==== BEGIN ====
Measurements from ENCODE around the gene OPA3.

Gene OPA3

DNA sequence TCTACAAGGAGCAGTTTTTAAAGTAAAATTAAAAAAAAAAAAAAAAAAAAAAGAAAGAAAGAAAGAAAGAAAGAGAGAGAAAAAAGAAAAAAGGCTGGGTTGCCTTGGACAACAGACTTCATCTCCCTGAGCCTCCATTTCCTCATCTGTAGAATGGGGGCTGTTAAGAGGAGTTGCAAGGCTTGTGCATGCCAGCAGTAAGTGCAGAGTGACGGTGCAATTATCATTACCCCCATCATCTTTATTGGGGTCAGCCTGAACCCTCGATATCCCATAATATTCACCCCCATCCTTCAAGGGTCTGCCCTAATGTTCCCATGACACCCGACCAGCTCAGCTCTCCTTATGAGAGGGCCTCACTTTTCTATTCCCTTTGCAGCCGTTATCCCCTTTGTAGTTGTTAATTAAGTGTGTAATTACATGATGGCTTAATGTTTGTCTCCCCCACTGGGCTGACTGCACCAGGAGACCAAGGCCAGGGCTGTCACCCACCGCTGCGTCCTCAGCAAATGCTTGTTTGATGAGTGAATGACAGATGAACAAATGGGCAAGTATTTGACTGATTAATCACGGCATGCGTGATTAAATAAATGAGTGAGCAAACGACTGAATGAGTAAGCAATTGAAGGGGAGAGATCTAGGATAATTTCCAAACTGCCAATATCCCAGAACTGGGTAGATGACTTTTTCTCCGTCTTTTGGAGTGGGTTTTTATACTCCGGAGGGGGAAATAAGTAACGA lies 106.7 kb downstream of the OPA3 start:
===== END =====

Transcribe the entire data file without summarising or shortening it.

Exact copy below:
Measurements from ENCODE around the gene OPA3.

Gene OPA3

DNA sequence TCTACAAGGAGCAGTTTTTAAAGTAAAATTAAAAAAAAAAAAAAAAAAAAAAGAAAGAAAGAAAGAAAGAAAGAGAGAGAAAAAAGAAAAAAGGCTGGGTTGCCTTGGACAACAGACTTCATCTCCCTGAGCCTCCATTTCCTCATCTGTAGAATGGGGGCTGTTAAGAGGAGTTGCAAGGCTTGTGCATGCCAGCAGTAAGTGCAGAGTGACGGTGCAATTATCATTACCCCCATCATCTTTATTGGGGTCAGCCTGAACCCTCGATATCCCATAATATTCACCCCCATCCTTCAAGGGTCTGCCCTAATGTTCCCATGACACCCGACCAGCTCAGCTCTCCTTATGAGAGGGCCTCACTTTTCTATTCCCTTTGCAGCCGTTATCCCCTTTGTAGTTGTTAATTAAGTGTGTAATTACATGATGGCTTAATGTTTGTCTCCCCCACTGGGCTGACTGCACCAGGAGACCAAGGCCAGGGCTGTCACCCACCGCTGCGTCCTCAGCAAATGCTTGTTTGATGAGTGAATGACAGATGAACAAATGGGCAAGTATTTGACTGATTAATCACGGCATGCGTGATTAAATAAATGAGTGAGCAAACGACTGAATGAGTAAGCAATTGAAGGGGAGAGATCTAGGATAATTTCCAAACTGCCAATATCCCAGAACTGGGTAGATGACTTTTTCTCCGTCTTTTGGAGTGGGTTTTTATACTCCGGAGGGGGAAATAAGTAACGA lies 106.7 kb downstream of the OPA3 start: